When to use Adverse Credit Remortgages

As increasing numbers of U.K. residents struggle to keep afloat financially against a background of stricter mortgage lending criteria, there has been significant growth in the subprime mortgage and re-mortgage markets.  Many homeowners seeking to re-mortgage their home loans find that traditional lenders reject their custom due to bad credit. Their solution is to use adverse credit re-mortgages which are primarily available through brokers.

Homeowners look to re-mortgage for typical reasons which include debt consolidation; home improvements; to release cash; to buy a new car; and take holidays. Many on the brink of financial ruin opt for adverse credit re-mortgages to prevent their home being repossessed when they realise the payments are unmanageable. Debt consolidation is the most common reason.

Borrowers who are already serviced by a sub prime lender charging high interest rates may choose to re-mortgage to another adverse home loan to take advantage of an improved credit history which nevertheless still restricts them to the sub prime market.

Traditional mortgage lenders are not interested in high risk borrowers who have County Court Judgments, IVA’s, bankruptcies, repossessions and defaults in their credit history. Subprime lenders advertise that bad credit is no obstacle to re-mortgaging and present a solution to those with the aforementioned credit marks against them. In actuality those seeking to re-mortgage require a significant level of equity in their property to be considered.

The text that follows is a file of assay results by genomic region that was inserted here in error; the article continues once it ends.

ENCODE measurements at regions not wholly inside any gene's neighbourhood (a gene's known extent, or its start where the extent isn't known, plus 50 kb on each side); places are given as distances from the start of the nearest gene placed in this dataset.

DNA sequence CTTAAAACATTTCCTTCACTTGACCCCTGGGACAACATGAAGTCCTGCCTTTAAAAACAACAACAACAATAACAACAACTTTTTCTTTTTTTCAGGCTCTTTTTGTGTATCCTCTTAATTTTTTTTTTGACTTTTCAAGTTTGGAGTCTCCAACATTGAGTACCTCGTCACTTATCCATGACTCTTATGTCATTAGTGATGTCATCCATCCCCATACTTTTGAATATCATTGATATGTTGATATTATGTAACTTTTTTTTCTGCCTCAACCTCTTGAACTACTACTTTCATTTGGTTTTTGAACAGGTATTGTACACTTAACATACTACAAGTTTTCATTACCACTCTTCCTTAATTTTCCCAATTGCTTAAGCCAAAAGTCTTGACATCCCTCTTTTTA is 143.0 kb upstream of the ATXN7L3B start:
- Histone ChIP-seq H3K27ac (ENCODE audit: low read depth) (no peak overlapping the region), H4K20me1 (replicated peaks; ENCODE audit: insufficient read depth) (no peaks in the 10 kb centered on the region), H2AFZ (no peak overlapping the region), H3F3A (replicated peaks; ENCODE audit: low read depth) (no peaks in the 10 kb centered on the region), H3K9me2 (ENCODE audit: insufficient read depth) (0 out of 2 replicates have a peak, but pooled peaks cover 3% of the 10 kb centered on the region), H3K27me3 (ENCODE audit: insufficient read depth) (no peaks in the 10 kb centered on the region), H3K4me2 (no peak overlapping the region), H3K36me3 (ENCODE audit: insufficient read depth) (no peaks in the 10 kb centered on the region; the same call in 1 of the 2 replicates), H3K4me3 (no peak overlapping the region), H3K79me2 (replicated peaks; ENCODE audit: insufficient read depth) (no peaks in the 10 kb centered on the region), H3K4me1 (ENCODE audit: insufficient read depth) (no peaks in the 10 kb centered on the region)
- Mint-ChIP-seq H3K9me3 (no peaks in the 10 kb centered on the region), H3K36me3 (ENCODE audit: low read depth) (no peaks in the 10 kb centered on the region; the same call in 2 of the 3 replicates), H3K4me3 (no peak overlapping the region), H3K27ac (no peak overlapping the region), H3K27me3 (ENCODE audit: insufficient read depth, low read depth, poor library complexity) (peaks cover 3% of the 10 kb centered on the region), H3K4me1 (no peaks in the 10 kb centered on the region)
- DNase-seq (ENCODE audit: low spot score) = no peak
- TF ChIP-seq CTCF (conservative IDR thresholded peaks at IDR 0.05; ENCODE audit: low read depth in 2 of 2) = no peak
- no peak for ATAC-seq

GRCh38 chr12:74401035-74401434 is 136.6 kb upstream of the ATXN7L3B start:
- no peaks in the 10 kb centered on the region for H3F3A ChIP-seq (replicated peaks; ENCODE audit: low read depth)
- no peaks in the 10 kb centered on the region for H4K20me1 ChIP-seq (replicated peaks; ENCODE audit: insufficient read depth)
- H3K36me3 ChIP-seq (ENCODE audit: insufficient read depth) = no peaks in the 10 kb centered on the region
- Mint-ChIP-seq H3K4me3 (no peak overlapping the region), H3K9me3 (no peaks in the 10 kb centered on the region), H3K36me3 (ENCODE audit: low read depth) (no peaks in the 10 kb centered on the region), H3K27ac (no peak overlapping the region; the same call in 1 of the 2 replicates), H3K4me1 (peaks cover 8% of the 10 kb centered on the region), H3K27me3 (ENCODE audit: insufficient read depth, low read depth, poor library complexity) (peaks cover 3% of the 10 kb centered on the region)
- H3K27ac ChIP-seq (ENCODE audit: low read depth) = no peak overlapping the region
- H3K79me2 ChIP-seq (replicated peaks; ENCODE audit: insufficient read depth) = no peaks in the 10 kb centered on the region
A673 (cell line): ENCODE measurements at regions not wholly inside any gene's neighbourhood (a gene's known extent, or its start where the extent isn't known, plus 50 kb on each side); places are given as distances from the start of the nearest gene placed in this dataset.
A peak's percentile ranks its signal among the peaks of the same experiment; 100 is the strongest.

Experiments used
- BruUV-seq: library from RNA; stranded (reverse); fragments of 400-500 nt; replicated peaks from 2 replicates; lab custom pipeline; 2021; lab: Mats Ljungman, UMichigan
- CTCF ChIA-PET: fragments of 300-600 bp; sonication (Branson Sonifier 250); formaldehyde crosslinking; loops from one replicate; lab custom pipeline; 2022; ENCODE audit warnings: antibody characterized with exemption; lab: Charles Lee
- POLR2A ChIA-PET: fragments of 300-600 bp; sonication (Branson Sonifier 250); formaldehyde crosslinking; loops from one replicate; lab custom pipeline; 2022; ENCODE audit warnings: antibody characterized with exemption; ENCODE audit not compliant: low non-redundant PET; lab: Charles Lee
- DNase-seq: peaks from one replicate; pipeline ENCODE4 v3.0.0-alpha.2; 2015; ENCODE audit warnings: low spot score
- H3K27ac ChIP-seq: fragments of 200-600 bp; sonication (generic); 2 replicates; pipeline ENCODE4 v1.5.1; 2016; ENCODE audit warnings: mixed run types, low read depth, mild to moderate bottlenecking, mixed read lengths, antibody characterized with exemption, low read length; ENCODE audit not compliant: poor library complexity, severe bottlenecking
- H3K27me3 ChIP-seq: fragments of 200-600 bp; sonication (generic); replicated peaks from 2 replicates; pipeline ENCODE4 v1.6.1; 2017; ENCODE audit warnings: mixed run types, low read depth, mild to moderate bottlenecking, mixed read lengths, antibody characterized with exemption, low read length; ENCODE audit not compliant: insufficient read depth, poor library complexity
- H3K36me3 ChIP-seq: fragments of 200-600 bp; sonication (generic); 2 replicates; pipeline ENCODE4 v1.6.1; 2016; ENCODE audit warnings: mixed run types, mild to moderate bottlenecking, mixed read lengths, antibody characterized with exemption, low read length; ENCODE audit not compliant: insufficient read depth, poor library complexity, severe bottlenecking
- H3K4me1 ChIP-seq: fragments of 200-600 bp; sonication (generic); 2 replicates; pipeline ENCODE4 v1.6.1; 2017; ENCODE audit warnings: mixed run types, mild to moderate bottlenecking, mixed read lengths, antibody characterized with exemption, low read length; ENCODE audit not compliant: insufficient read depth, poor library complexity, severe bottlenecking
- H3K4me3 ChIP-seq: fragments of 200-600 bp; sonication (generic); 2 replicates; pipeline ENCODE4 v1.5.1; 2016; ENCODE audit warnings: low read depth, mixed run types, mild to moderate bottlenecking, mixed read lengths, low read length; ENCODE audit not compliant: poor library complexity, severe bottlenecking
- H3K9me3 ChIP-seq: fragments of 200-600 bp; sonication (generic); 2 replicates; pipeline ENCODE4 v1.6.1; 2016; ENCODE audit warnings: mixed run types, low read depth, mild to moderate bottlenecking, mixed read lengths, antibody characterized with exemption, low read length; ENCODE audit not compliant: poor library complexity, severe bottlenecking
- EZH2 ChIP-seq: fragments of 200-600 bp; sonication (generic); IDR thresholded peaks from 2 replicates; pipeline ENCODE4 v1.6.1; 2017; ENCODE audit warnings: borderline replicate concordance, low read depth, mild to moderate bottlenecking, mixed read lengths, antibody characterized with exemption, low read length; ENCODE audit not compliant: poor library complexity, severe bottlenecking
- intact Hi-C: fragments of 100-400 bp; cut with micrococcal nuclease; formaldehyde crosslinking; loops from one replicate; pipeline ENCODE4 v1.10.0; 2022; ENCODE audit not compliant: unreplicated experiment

The self-employed, short term contract workers and those who work on commission, also meet difficulties in obtaining traditional re-mortgages and often have to rely on the subprime market even though they do not necessarily have bad credit. The uncertainty of an irregular income is perceived as high risk.

Adverse credit re-mortgages, or non conforming problem re-mortgages, are an expensive choice though the interest rates levied are often lower than sub prime loans. Borrowers need to consider the re-mortgage fees, brokers’ fees and high interest rates levied in excess of standard mortgages rates. Full details of subprime re-mortgages are rarely advertised until enquiries are made, but the finance broker Ocean Finance does publicise details.

Ocean Finance offers adverse credit re-mortgages tailored to the level of bad credit and equity which borrowers have. A light adverse mortgage is available with a 2 year fixed rate of 8%, and no early repayment penalties. The loan to value is a maximum 50%. Borrowers may have up to £500 worth of CCJ’s and one missed mortgage payment in the previous 12 months.

This compares to heavy adverse terms of a 2 year fixed rate at 10.85% which allows for 4 CCJ’s worth £6000 and 3 missed mortgage payments in the previous 12 months. The loan to value is a maximum 60% and there are significant early repayment penalties.

If adverse credit re-mortgages are utilized then borrowers really need to factor in all the costs before selecting a lender. Lower interest rates are often used to lure customers but the fees can make them more costly than a higher rate. Brokers fees vary enormously: as an example Ocean Finance charges 3% of the total loan value against Pay Plan Financial Services £499. Borrowers should also ensure that both the broker and the mortgage lender are regulated by the FSA.

Adverse credit re-mortgages are best used only when financial circumstances dictate. They are useful for obtaining a lower than current interest rate or to clear down unmanageable debt. To release cash for non essential purposes it is more prudent to work on improving credit history in order to become eligible for a standard re-mortgage from a prime lender at lower rates.

Sources: Ocean Finance  &  Pay Plan Financial Services.